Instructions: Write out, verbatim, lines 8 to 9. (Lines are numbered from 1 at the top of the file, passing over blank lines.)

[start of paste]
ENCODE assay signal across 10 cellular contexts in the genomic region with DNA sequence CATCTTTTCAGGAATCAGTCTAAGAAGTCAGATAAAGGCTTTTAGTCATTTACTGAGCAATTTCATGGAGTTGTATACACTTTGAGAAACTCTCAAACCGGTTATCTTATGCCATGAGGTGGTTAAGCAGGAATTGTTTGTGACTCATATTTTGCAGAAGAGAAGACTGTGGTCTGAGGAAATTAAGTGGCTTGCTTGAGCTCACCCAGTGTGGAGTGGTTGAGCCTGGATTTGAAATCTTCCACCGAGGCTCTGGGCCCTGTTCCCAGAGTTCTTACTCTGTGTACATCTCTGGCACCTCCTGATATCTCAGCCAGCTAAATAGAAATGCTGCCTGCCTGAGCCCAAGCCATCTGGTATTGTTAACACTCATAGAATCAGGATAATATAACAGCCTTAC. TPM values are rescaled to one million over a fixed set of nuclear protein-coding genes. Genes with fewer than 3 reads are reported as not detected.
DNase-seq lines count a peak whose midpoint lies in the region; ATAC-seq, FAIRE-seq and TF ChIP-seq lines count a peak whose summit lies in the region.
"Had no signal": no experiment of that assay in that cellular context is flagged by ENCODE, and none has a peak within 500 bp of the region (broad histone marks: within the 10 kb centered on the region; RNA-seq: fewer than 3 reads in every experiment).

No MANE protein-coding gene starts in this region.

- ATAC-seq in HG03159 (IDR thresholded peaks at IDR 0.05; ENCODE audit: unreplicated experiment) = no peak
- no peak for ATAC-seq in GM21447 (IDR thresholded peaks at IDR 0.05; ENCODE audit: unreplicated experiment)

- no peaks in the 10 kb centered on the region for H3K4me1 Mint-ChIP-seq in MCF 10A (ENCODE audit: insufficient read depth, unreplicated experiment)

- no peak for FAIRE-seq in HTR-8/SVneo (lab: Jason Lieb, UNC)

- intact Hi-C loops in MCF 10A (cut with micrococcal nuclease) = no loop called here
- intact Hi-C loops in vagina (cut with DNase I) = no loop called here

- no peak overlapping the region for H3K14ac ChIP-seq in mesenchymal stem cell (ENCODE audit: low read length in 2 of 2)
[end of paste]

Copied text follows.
- no peak for FAIRE-seq in HTR-8/SVneo (lab: Jason Lieb, UNC)

- intact Hi-C loops in MCF 10A (cut with micrococcal nuclease) = no loop called here